One of the most rewarding parts of being on the business side of the development and commercialization of ophthalmic technology is the opportunity to achieve meaningful innovations that have an impact on patients’ care. At OptiMedica Corp., now a part of Abbott Medical Optics Inc., our fundamental objective in designing, developing, and launching technology has been to serve the unmet needs of patients. If we do our work correctly, the technologies we develop can become innovative products that naturally progress to gaining the attention of companies with the scale to take the technologies to patients throughout the world. Transactions like this may be key corporate moments; but, they also create a delicate inflection point filled with great opportunity.
WHAT PHYSICIANS BRING TO THE TABLE
Regardless of whether a company is in a stage pre- or postmerger/acquisition, the fundamental impact of industry’s relationship with ophthalmologists is immense. If a company is trying to create the world’s unique and most desirable products, then the passionate input of physicians at virtually every step is critical to success. The continuum of the product’s life cycle requires insight for it to be successful. Physicians’ experience and knowledge provided at the concept, feasibility, and definition stages of product development are crucial. Their’ creativity provides powerful wisdom for product development and can prompt innovative approaches to its launch and introduction in the marketplace. Physicians’ counsel, as a basis for strategic and tactical management, can help supply industry with a basis for the product’s management after its launch.
In my experience, physicians can become crucial advisors and become deeply involved in the workings and dynamics of a corporate team focused on developing and launching a technology. These corporate interactions, processes, and methods are intellectually stimulating and can be fun. The collaboration invigorates thinking and ultimately results in better solutions and greater success with new technologies.
MANAGING THE THREE-WAY RELATIONSHIP
Successfully managing the industry-ophthalmologist relationship requires understanding three separate constituencies: the company being acquired, the acquiring company, and the physicians who work with these companies. The company being acquired brings a certain set of processes and values to the equation. The acquiring company is likely much more developed and committed to the processes that are core to its organization. Physicians, then, may find themselves in the middle of the transition and are likely to experience the two organizations’ differences. Usually, the cultures of two companies that are merging are different but may be complementary. If the core values and standards of behavior of the two organizations are similar, then there is a greater likelihood of a positive effect on the combined company and the established relationships with ophthalmologists.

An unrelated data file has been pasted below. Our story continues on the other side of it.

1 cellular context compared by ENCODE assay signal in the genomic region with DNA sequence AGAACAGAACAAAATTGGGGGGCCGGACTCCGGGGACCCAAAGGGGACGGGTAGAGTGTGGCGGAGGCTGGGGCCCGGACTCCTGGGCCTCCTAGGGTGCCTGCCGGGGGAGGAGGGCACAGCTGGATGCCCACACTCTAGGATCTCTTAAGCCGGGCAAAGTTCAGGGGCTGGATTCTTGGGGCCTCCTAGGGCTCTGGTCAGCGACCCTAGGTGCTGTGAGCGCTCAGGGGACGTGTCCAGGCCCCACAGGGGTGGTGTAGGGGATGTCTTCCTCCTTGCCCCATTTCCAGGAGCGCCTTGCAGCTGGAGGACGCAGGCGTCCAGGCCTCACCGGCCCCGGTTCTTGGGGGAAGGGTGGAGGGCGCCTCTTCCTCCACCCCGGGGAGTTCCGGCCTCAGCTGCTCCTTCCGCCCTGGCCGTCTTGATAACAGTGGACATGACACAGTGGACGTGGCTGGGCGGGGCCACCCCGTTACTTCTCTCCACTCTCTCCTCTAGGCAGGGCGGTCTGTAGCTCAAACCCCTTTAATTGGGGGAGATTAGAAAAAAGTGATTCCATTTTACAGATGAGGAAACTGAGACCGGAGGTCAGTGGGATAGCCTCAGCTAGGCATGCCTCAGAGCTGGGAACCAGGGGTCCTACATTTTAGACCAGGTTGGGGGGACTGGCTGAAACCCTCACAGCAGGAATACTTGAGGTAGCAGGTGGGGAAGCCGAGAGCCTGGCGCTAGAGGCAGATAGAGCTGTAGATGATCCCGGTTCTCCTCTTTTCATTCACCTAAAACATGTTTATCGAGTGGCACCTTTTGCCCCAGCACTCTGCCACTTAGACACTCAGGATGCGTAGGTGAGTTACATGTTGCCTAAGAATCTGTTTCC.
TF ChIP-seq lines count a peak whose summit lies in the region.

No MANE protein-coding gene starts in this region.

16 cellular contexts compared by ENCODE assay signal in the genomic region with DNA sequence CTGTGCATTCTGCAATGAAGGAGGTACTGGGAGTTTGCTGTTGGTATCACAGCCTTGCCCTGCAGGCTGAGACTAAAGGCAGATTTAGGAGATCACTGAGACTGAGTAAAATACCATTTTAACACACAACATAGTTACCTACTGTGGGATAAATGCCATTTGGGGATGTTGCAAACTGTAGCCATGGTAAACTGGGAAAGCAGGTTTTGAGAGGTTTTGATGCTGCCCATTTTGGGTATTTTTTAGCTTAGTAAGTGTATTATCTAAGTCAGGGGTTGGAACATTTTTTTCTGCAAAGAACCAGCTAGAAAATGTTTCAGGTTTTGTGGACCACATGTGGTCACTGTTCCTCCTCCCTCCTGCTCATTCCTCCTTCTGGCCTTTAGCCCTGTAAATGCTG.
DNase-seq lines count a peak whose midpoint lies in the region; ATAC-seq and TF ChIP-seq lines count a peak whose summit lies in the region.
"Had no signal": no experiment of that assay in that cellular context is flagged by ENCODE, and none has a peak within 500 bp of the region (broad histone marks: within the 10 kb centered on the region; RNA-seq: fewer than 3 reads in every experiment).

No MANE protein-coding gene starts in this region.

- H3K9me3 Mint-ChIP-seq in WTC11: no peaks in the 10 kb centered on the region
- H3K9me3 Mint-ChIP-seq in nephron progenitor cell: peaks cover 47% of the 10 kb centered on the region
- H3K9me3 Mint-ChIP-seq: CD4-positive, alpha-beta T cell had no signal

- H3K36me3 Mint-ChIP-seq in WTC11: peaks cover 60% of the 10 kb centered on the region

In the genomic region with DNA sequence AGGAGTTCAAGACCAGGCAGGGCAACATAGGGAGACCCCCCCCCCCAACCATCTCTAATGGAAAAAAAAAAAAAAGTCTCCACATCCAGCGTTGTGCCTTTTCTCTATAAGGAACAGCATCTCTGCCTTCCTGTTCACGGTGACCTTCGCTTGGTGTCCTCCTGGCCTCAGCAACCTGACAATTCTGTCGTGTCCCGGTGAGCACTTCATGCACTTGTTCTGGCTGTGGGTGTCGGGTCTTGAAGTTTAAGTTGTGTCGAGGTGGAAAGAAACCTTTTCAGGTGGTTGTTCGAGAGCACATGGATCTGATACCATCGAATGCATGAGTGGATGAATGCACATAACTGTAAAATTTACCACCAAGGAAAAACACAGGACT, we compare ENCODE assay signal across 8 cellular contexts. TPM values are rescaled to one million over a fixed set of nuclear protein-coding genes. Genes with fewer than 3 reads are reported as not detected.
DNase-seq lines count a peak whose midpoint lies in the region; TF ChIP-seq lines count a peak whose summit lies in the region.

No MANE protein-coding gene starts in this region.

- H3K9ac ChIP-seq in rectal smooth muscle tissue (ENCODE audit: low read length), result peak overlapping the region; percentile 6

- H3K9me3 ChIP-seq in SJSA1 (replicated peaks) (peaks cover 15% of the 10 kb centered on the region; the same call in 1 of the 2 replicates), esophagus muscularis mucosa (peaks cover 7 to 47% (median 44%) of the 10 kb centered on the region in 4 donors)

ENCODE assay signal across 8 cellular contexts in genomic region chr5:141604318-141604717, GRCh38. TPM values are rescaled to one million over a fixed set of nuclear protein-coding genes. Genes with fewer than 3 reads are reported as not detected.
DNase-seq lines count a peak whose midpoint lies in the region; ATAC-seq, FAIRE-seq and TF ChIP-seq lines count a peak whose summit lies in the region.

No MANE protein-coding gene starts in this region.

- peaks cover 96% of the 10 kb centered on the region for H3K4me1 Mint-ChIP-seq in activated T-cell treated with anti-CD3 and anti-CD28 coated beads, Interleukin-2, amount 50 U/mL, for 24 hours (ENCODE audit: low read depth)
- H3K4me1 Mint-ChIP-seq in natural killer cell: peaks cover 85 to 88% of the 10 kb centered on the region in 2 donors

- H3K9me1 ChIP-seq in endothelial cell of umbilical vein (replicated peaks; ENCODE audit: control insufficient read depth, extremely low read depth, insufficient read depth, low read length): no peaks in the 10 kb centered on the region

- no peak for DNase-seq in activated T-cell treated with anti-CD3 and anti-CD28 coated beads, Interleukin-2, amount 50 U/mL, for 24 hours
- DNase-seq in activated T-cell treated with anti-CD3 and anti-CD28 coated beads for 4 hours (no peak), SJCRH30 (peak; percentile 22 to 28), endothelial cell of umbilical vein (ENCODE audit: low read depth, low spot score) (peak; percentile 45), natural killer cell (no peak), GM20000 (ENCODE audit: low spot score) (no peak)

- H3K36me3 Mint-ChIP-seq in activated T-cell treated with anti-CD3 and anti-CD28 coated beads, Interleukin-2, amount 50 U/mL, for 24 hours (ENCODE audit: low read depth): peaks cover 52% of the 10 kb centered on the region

The company being acquired may be a startup with new technology desirable to the acquirer. The startup may represent a pure, single-technology focus to physicians and an opportunity for their meaningful involvement in advancing that technology. The physician may find it particularly rewarding to interact at a high level with a small team that is concentrating on one project and one specific technology. This intensity of focus can create an opportunity for physicians to have a real impact on the product development efforts of the new combined company.
A corporation that is making the acquisition brings its own benefits to the relationship with ophthalmologists. The merger or acquisition will likely harness broader resources and possibly new thinking related to strategy, the marketplace, and finances. Additionally, the acquirer most likely has a group of physician advisors in a consultative capacity.
If the core values of the organizations are similar, great things can happen. The new mix of scale, diverse thought, and voices and a broader focus can be compelling and successful. A solid foundation can be created for the physicians involved to participate and contribute in a way that serves patients, delights customers, and drives technology to new levels. The team’s continuity can be protected, and the passion of the involved physicians can be sustained throughout the effort.
The success of industry’s relationship with ophthalmologists through mergers and acquisitions depends upon people. Organizations that value the input of physicians will find a way to sustain the passion that both sides bring. New processes are involved as a natural part of a larger team, but these processes can evolve and develop to accommodate that passion. As the people responsible for designing, developing, and commercializing the technology embrace physicians’ input, they can find the right path after a merger or acquisition to continue these relationships successfully.
Mark J. Forchette was the president and CEO of OptiMedica Inc., located in Sunnyvale, California.